Today a new royal baby was born. Congrats to Prince Harry and Meghan Markle, Duchess of Sussex, for the incredible gift of bringing new life into the world.
More importantly, in a truly poetic representation of the duality of our media ecosystem, the baby was born mere hours after the UN released findings from a landmark report on the state of the Earth's environment. The result? As many as one million plant and animal species are at risk of going extinct—of disappearing forever, leaving a planet that is dramatically less healthy, less productive, and prone to collapse.
Because that might sound abstract, it's worth reminding that this planet is indeed our home, the only place we know of that can sustain our lives. And it is dying. We didn't need yet another report to tell us that, not after decades of decline. The new UN report is about as comprehensive as a report can get, however, and it stands as a stark reminder that we humans are still intrinsically reliant on the environment for our wellbeing.
When we're talking about extinction, we're not just talking about losing some cute monkeys bopping about in some forest somewhere, although they are important too. We're talking about everything we rely on to survive—our air, our water, our food, our medicines, the basic underpinnings of life itself—being eroded away at such a rapid clip that without fundamentally reshaping the way we interact with our world, we face a genuine death spiral.
That might sound hyperbolic, but it's not. It also might sound hyperbolic to say this is the most important story, not just of today, not of this week or year or decade, but of our lives, but it's really not. (Bet against it if you want, but try collecting when we're all dead.) How short our lives are, anyway; it was just three years ago that the world signed the Paris Agreement at a big old to-do at the United Nations, signaling that maybe, just maybe, we might start making progress to bring back balance to our world. And then US President Donald Trump rescinded the US's signature, neutering the agreement—the UN should really implement a "no take-backsies" rule when all our lives are at stake—and since then we've hit carbon dioxide record after record. And now we are reminded, again, that the very underpinnings of life on Earth have been dramatically weakened.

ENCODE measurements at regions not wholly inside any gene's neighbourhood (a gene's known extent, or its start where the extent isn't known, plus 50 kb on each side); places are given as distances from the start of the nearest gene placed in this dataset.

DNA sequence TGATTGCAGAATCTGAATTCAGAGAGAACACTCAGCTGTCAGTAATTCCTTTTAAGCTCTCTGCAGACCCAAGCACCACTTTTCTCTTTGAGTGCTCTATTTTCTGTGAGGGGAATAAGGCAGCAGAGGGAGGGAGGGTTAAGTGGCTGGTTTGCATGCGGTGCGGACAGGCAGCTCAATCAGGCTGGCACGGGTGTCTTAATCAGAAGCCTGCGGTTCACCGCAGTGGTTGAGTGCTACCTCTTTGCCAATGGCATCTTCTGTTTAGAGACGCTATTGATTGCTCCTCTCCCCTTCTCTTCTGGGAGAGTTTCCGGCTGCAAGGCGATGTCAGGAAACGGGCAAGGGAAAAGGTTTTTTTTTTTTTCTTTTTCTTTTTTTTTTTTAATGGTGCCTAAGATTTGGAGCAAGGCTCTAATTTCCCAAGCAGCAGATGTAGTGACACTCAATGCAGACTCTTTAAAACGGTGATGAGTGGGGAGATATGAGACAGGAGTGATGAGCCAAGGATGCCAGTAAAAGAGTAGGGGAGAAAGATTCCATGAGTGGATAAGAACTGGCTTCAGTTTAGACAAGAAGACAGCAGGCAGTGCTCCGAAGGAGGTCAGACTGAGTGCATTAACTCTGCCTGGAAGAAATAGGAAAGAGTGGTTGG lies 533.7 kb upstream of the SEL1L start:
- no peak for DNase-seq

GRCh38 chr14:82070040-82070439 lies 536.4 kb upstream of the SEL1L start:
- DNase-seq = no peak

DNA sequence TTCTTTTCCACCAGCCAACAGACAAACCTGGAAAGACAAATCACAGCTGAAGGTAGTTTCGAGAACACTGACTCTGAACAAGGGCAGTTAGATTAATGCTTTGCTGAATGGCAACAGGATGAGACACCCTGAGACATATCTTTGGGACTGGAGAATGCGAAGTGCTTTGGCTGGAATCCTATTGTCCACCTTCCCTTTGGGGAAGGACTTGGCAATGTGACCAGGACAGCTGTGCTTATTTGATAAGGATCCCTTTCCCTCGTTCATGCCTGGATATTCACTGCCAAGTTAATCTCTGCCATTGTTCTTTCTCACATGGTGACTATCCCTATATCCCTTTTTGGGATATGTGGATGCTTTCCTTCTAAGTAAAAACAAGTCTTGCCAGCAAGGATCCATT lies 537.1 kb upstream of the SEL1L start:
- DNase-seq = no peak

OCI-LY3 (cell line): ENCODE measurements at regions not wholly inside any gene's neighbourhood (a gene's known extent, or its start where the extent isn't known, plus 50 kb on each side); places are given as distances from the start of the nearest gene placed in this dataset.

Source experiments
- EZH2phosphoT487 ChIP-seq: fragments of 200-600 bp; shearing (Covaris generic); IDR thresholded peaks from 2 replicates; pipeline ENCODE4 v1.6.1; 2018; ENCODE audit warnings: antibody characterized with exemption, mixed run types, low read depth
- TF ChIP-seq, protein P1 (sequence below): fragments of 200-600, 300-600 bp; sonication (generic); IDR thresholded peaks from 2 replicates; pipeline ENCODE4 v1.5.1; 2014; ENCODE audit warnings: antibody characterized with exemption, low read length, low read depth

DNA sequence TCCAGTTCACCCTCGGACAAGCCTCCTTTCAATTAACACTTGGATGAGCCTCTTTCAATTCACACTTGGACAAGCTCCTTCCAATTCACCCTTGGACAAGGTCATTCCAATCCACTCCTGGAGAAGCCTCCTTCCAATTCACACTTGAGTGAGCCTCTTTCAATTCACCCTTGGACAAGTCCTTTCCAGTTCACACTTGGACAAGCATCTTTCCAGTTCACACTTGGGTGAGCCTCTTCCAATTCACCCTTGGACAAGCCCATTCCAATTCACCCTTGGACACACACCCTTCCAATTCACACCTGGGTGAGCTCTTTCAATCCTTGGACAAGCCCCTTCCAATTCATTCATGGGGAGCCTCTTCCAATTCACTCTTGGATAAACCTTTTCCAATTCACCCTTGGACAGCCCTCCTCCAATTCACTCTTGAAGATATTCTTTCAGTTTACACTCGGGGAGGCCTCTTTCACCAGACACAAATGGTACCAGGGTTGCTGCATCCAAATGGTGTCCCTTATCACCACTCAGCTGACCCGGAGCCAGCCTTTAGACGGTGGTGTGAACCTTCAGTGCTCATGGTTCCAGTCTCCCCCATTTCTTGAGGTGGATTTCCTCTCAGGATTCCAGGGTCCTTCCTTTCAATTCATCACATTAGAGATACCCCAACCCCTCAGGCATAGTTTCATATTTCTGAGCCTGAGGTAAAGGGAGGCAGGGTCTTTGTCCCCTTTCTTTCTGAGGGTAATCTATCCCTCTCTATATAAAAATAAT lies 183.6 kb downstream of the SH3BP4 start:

In the 15 minutes or so this blog took to write, news outlets have probably already sent out push alerts replacing the royal baby with some new, vastly important storyline to think about (until the next one). But, royal baby aside, the most important news of the day, the decade, our lives, is this: We have pushed the planet far past its limits, and we ignore that at our existential peril.